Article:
I think hope notes are a great idea. But really the messages could be kindness notes, thank you notes, I love you notes, etc. It's the idea that you are reaching out to someone else attempting to make a difference.

So, what do you say? Are you in? Why not try it for a few days and see if a hope revolution can change your corner of the world. And if not someone else's heart, maybe your own.

Here are some quotes to get you fired up. Take it from there:

The little things? The little moments? They aren't little.

I wish you all the joy that you can wish.
Wm. Shakespeare

Nature never repeats herself and the possibilities of one
human soul will never be found in another.

If we live good lives, the times are also good.
As we are such are the times.

Hope is the dream of a soul awake.
French Proverb

Shoot for the moon.
Even if you miss, you will land among the stars.
Brian Littrell

May you have every happiness to make you sweet.

Hope is faith holding out its hand in the dark.
George Iles

Hope is not a dream but a way of making drams become reality.

Hope is the power that gies us the power to step out and try.

Most of the important things in the world
have been accompanied by people
who have kept trying when there seemed
to be no hope at all.
Dale Carnegie.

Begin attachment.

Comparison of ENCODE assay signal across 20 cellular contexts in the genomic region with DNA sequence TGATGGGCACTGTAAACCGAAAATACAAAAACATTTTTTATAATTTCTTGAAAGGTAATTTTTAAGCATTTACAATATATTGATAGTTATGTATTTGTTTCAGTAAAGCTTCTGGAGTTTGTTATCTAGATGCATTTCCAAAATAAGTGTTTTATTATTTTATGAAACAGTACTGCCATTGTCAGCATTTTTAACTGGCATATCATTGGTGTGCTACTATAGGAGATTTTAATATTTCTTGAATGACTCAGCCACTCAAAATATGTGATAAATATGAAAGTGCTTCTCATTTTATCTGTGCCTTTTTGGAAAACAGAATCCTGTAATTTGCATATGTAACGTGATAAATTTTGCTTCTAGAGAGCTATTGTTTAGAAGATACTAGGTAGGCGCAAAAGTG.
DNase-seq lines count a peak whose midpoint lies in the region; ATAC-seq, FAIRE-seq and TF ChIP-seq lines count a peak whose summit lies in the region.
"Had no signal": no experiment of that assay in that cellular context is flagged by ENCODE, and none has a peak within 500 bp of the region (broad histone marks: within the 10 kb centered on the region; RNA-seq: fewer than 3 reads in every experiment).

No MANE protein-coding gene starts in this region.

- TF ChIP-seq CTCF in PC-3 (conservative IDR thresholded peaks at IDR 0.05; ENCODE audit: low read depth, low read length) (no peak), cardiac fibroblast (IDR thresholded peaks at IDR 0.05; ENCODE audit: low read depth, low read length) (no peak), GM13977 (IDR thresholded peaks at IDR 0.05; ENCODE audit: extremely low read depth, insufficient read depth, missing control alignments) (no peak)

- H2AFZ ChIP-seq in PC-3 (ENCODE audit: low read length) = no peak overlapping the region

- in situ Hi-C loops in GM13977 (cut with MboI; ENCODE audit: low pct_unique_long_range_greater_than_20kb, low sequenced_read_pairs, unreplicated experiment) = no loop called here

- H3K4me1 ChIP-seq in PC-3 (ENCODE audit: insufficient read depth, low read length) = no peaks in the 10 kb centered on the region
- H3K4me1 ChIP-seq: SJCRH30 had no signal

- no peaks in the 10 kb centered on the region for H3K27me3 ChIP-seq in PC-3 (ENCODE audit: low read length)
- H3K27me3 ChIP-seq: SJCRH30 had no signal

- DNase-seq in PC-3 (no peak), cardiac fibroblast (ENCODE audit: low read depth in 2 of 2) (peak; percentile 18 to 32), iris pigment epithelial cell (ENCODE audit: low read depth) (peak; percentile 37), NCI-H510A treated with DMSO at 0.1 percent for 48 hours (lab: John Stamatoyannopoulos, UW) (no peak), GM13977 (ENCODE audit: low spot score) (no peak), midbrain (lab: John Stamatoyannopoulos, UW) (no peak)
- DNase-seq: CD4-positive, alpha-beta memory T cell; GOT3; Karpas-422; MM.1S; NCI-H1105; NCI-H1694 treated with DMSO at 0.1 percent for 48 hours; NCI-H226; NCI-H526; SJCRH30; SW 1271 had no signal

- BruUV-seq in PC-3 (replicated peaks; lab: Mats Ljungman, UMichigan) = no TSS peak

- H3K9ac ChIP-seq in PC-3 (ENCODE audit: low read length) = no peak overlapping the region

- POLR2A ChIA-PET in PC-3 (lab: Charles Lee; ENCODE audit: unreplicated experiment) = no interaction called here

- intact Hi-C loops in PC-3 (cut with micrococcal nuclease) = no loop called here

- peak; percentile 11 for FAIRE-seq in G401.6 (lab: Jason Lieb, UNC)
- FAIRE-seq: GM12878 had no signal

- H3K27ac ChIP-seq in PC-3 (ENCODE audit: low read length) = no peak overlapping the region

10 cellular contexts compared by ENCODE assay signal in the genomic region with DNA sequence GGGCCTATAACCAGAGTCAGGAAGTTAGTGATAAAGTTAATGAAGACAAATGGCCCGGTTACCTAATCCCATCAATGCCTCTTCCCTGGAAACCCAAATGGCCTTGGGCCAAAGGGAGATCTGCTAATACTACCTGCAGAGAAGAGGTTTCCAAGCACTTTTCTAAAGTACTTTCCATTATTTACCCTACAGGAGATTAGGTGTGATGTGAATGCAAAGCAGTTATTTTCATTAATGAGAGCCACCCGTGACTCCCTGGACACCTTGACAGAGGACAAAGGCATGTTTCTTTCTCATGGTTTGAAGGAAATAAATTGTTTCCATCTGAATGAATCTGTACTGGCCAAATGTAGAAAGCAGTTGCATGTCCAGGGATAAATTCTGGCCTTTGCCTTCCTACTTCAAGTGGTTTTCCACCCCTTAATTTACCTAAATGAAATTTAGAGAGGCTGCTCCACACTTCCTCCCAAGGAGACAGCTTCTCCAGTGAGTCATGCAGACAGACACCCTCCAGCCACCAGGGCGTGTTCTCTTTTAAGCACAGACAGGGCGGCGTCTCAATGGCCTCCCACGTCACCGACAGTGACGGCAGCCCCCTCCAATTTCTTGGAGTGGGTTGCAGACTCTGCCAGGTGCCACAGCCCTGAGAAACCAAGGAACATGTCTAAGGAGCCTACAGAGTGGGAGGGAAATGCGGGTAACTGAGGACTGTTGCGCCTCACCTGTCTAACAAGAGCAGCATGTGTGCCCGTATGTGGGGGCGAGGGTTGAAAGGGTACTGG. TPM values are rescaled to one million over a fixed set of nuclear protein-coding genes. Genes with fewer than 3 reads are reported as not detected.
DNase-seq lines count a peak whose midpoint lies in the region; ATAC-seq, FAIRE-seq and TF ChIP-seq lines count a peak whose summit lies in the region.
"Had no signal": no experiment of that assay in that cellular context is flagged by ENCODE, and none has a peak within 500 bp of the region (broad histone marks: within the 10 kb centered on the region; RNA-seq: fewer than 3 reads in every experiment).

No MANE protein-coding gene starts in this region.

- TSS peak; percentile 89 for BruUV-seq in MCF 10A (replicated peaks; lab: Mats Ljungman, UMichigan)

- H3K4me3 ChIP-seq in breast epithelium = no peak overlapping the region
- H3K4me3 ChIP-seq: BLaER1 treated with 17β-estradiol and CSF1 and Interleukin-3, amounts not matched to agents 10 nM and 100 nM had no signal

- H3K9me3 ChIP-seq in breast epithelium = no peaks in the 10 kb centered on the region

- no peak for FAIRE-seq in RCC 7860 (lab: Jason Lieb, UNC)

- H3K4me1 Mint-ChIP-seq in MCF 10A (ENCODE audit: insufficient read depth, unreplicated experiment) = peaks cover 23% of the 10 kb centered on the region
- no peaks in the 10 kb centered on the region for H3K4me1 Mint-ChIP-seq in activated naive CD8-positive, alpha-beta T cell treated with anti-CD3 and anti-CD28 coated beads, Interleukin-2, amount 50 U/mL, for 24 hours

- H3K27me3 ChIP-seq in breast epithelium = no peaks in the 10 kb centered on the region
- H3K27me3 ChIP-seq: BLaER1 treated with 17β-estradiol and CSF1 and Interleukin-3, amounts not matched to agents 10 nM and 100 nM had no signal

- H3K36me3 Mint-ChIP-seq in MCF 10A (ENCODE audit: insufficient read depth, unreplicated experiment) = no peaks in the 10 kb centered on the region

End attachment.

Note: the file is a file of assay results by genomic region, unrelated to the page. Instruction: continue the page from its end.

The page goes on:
There came a time when the risk

to remain tight in the bud

was more painful than the risk it took to blossom.

Anais Nin

“One of the deep secrets of life is that

all that is really worth the doing

is what we do for others."

“We are what we repeatedly do.

Excellence, therefore, is not an act but a habit.”

"Love the moment,

and the energy of that moment

will spread beyond all boundaries."

Corita Kent

Wishing for you joy-filled kindnesses returned 10-fold,
Merry ME

Thursday, November 11, 2010

Veteran's Day Part II

Dad wanted to go on an outing this afternoon so we put our jackets on and headed to the Jacksonville Veteran's Wall. Neither of us had ever been there before and I got lost a couple of times. The wall sits between the football stadium and the fairgrounds which was full of carnival rides, etc. I had to ask 4 different policemen for directions and make it past a parking lot attendant who thought my 93 year old father in a wheelchair and I were trying to sneak into the fair before finding a place to park. A brisk wind blew but the sun glistened off the polished marble. For a few minutes we were the only ones there. Us and the spirits of hometown men and women. It was quite a moving experience and one I'm glad to have shared with my dad.

Veteran's Day

Once upon a time there was a girl. She came of age when the moon was in the 7th house and Jupiter aligned with Mars. Instead of wearing flowers in her hair, and protesting the Vietnam War the girl followed all the rules. She married a man who flew helicopters in the Navy and soon had babies. The girl's husband spent the war years flying anti-submarine missions from bases on the East Coast of America. Pilots stationed on the West Coast flew combat missions over SE Asia. SE Asia was a long way from the girl and her family. No one she knew was ever sent into harm’s way.